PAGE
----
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Tragic Accident on the Platte River: Unlicensed Hunter Fatally Shot


On January 20, Gaige Zook and Jackson Harbor embarked on a duck hunt on the Platte River near Torrington, Wyoming. Accompanying them was Maurizio Justiniano, an unlicensed hunter eager to learn about waterfowling. Tragically, Justiniano lost his life that day due to an accidental gunshot wound.

The Incident

The Goshen County Sheriff’s Office received a call about a gunshot wound at approximately 2:58 p.m. Sheriff’s Deputy Jason Lamb arrived at the scene, located near the North Platte River. EMS personnel were already attending to the victim, a 19-year-old male hunter.

Zook, 20, recounted the events to Deputy Lamb. According to the affidavit, Zook was seated between the other two hunters in the man-made driftwood blind. Harbor noticed a duck among their decoys and encouraged Zook to take the shot since he hadn’t bagged any ducks that day. Zook attempted to shoot but his gun misfired. He then placed his malfunctioning gun behind him and borrowed Harbor’s 20-gauge shotgun. After missing the shot, Zook returned the borrowed gun and tried to diagnose his own firearm’s issue, suspecting the firing pin was freezing.

During this process, Zook’s gun accidentally discharged, striking Justiniano in the abdomen. In his final moments, Justiniano asked Zook to hug him, and Zook complied, applying pressure to the wound. Despite efforts by EMS, Justiniano succumbed to his injuries.

The Legal Proceedings

On April 28, a warrant for Zook’s arrest was issued by the Circuit Court for the Eighth Judicial District in Goshen County. The initial hearing took place on May 14. The charge against Zook is involuntary manslaughter, stemming from the accidental but reckless shooting that led to Justiniano’s death.

Judge Hibben addressed the severity of the charges during the hearing. Despite acknowledging Zook’s clean criminal record and status as a student at the University of Wyoming, the judge emphasized the seriousness of the incident. A bond was set at 10% of $25,000, with the expectation that it be posted by May 21.

The case escalated to felony level in the Goshen County District Court on June 3. If convicted, Zook faces a maximum penalty of 20 years in prison.

This tragic incident underscores the critical importance of firearm safety and the need for proper handling, especially in the presence of inexperienced hunters. The loss of Maurizio Justiniano serves as a somber reminder of the potential consequences of momentary lapses in safety protocols. As the legal process unfolds, the hunting community is left to reflect on the paramount importance of safety measures to prevent such heartbreaking accidents in the future.

What do you think of this case? Leave your thoughts in the comments below.


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Louisiana Hunters Arrested for Fraud in State-Run Contests

Hunters going through rural field

Louisiana wildlife officials have arrested six men accused of committing fraud in two state-run hunting contests by submitting wild hogs caught in Texas. The Louisiana Department of Wildlife and Fisheries (LDWF) law enforcement agents have taken action against these individuals for their alleged misconduct.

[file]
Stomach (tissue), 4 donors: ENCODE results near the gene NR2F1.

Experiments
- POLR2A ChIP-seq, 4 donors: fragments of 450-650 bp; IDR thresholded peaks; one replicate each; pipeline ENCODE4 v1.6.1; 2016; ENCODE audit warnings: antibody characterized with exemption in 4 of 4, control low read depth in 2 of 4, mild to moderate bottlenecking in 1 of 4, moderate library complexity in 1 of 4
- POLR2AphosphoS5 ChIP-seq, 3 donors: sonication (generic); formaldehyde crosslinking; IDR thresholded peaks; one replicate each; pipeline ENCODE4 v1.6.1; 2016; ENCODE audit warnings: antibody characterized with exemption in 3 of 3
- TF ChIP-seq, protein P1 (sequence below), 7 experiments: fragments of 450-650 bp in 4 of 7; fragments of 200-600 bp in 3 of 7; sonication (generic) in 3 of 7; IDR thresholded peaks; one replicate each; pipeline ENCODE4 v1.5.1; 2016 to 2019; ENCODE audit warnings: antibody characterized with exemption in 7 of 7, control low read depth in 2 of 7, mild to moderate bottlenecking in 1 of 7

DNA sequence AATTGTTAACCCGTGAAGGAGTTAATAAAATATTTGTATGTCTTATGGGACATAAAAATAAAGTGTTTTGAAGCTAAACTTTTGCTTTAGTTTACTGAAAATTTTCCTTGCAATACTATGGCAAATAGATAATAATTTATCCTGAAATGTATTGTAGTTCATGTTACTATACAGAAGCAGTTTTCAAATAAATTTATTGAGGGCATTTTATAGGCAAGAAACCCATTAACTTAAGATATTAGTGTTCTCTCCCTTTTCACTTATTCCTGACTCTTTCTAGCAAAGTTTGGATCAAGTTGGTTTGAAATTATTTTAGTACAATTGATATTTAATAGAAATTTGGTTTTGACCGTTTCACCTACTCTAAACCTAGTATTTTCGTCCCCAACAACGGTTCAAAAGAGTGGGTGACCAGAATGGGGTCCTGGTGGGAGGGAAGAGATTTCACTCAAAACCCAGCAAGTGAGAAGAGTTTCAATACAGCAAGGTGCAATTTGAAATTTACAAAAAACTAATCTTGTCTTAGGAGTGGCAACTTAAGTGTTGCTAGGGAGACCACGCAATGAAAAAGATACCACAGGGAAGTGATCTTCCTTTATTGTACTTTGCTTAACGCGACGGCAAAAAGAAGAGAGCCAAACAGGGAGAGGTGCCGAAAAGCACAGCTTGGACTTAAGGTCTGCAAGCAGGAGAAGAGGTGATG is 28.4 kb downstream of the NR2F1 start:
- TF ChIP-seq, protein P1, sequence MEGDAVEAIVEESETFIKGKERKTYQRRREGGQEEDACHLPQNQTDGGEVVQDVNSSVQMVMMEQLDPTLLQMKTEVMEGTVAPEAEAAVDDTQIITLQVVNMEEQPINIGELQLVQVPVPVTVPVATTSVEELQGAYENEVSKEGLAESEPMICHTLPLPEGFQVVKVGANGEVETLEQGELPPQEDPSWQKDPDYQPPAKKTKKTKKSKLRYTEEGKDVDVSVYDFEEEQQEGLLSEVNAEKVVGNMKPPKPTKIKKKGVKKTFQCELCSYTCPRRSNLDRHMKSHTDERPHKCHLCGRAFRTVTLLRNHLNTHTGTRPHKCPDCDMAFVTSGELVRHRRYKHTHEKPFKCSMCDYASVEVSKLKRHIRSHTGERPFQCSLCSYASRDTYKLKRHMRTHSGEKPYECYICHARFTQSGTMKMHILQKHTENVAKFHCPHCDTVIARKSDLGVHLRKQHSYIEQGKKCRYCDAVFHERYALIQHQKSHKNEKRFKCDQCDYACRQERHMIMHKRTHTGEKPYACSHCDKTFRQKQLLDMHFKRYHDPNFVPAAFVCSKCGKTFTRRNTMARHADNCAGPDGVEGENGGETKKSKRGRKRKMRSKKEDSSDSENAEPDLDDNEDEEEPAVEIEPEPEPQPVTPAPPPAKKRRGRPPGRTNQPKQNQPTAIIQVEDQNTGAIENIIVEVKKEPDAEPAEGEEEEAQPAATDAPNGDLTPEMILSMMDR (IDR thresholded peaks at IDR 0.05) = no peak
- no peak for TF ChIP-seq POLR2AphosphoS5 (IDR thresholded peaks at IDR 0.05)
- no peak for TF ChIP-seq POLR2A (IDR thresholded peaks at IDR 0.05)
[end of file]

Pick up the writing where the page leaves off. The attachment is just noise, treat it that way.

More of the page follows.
The individuals arrested include Trace Davis of Longville, Hunter Webb, Davy Haymon, and Don Pollard Jr., all of Pitkin, Coby Bushnell of Dry Creek, and Nathan Granger of Vinton. They face severe charges reflecting the serious nature of their alleged actions. All six men are charged with hunting contest fraud and criminal conspiracy. Additionally, Davis, Webb, Bushnell, Haymon, and Pollard Jr. face an additional charge of violating interstate commerce, while Davis is also charged with obstruction of justice. Webb faces a separate charge for hunting under a suspended license.

The LDWF investigation revealed that the suspects captured wild hogs in Texas and then submitted these hogs for two Louisiana hunting contests. The contests in question, the Dingler Wild Hog Roundup in Bienville Parish (Feb. 9-10) and the Swamp Time Hog Hunt in Caldwell Parish (March 14-16), both had rules stating that the hogs must be caught within Louisiana during the event dates.

Nathan Granger, who did not participate in the Caldwell hunting contest, turned himself in at the Bienville Parish Jail on June 4. The other hunters surrendered themselves at the Bienville Parish and Caldwell Parish jails on June 7.

The charges carry significant penalties. Hunting contest fraud and criminal conspiracy can result in up to a year in jail and a $3,000 fine. Violating interstate commerce could lead to a $950 fine and 120 days in jail. Obstruction of justice carries a potential fine of up to $10,000 and five years in jail. Hunting under a suspended license could result in up to 90 days in jail and a $500 fine.

The investigation by LDWF officials is ongoing, with the potential for further developments. This case highlights the importance of adhering to hunting regulations and the consequences of fraudulent activities in state-run contests. As wildlife officials continue their efforts to maintain the integrity of hunting competitions, hunters and participants are reminded of the critical importance of following all rules and regulations to ensure fair and lawful practices.

What are your thoughts about the fraud down in Louisiana? Leave your thoughts in the comments below. 


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